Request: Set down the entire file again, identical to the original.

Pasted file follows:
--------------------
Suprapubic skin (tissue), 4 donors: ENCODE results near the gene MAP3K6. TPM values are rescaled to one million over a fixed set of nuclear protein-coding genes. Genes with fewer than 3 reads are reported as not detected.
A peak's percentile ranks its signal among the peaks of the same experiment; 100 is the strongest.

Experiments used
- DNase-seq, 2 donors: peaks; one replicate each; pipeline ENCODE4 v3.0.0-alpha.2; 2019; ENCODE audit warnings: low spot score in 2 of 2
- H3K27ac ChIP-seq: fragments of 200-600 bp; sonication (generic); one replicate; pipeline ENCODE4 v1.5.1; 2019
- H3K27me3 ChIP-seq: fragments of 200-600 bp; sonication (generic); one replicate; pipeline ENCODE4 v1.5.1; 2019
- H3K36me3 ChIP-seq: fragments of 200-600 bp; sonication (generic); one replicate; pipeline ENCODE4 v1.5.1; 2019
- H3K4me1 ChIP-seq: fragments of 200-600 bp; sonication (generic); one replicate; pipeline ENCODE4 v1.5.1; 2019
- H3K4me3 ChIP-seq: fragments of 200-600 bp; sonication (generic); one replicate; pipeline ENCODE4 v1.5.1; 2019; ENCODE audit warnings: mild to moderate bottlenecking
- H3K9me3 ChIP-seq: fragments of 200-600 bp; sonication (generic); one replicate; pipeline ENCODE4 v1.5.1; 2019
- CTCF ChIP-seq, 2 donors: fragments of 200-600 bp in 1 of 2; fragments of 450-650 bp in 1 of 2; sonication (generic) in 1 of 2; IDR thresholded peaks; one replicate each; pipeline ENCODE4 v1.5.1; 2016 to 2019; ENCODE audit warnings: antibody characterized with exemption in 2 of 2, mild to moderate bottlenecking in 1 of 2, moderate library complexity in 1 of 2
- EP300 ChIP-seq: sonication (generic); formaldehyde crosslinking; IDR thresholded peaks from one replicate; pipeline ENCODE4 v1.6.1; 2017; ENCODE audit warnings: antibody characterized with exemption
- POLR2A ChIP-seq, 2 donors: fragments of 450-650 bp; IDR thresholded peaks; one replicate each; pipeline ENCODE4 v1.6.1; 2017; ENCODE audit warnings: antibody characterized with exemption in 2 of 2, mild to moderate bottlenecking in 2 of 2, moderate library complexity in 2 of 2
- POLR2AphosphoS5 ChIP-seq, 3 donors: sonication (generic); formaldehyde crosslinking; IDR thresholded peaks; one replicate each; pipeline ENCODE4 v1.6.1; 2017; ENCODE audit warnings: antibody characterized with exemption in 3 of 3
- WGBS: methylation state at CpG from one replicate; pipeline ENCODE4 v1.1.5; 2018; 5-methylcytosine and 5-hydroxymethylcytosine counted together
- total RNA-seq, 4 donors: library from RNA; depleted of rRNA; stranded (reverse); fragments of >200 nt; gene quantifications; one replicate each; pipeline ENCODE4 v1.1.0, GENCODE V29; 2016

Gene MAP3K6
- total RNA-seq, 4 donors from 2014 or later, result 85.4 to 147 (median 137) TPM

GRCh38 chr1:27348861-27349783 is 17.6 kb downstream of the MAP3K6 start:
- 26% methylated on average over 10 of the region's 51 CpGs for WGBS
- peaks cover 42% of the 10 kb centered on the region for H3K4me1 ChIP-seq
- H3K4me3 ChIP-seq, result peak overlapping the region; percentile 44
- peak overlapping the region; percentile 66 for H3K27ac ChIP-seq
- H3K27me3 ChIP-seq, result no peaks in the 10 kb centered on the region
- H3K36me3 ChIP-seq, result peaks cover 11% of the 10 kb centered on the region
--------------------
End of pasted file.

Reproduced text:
Suprapubic skin (tissue), 4 donors: ENCODE results near the gene MAP3K6. TPM values are rescaled to one million over a fixed set of nuclear protein-coding genes. Genes with fewer than 3 reads are reported as not detected.
A peak's percentile ranks its signal among the peaks of the same experiment; 100 is the strongest.

Experiments used
- DNase-seq, 2 donors: peaks; one replicate each; pipeline ENCODE4 v3.0.0-alpha.2; 2019; ENCODE audit warnings: low spot score in 2 of 2
- H3K27ac ChIP-seq: fragments of 200-600 bp; sonication (generic); one replicate; pipeline ENCODE4 v1.5.1; 2019
- H3K27me3 ChIP-seq: fragments of 200-600 bp; sonication (generic); one replicate; pipeline ENCODE4 v1.5.1; 2019
- H3K36me3 ChIP-seq: fragments of 200-600 bp; sonication (generic); one replicate; pipeline ENCODE4 v1.5.1; 2019
- H3K4me1 ChIP-seq: fragments of 200-600 bp; sonication (generic); one replicate; pipeline ENCODE4 v1.5.1; 2019
- H3K4me3 ChIP-seq: fragments of 200-600 bp; sonication (generic); one replicate; pipeline ENCODE4 v1.5.1; 2019; ENCODE audit warnings: mild to moderate bottlenecking
- H3K9me3 ChIP-seq: fragments of 200-600 bp; sonication (generic); one replicate; pipeline ENCODE4 v1.5.1; 2019
- CTCF ChIP-seq, 2 donors: fragments of 200-600 bp in 1 of 2; fragments of 450-650 bp in 1 of 2; sonication (generic) in 1 of 2; IDR thresholded peaks; one replicate each; pipeline ENCODE4 v1.5.1; 2016 to 2019; ENCODE audit warnings: antibody characterized with exemption in 2 of 2, mild to moderate bottlenecking in 1 of 2, moderate library complexity in 1 of 2
- EP300 ChIP-seq: sonication (generic); formaldehyde crosslinking; IDR thresholded peaks from one replicate; pipeline ENCODE4 v1.6.1; 2017; ENCODE audit warnings: antibody characterized with exemption
- POLR2A ChIP-seq, 2 donors: fragments of 450-650 bp; IDR thresholded peaks; one replicate each; pipeline ENCODE4 v1.6.1; 2017; ENCODE audit warnings: antibody characterized with exemption in 2 of 2, mild to moderate bottlenecking in 2 of 2, moderate library complexity in 2 of 2
- POLR2AphosphoS5 ChIP-seq, 3 donors: sonication (generic); formaldehyde crosslinking; IDR thresholded peaks; one replicate each; pipeline ENCODE4 v1.6.1; 2017; ENCODE audit warnings: antibody characterized with exemption in 3 of 3
- WGBS: methylation state at CpG from one replicate; pipeline ENCODE4 v1.1.5; 2018; 5-methylcytosine and 5-hydroxymethylcytosine counted together
- total RNA-seq, 4 donors: library from RNA; depleted of rRNA; stranded (reverse); fragments of >200 nt; gene quantifications; one replicate each; pipeline ENCODE4 v1.1.0, GENCODE V29; 2016

Gene MAP3K6
- total RNA-seq, 4 donors from 2014 or later, result 85.4 to 147 (median 137) TPM

GRCh38 chr1:27348861-27349783 is 17.6 kb downstream of the MAP3K6 start:
- 26% methylated on average over 10 of the region's 51 CpGs for WGBS
- peaks cover 42% of the 10 kb centered on the region for H3K4me1 ChIP-seq
- H3K4me3 ChIP-seq, result peak overlapping the region; percentile 44
- peak overlapping the region; percentile 66 for H3K27ac ChIP-seq
- H3K27me3 ChIP-seq, result no peaks in the 10 kb centered on the region
- H3K36me3 ChIP-seq, result peaks cover 11% of the 10 kb centered on the region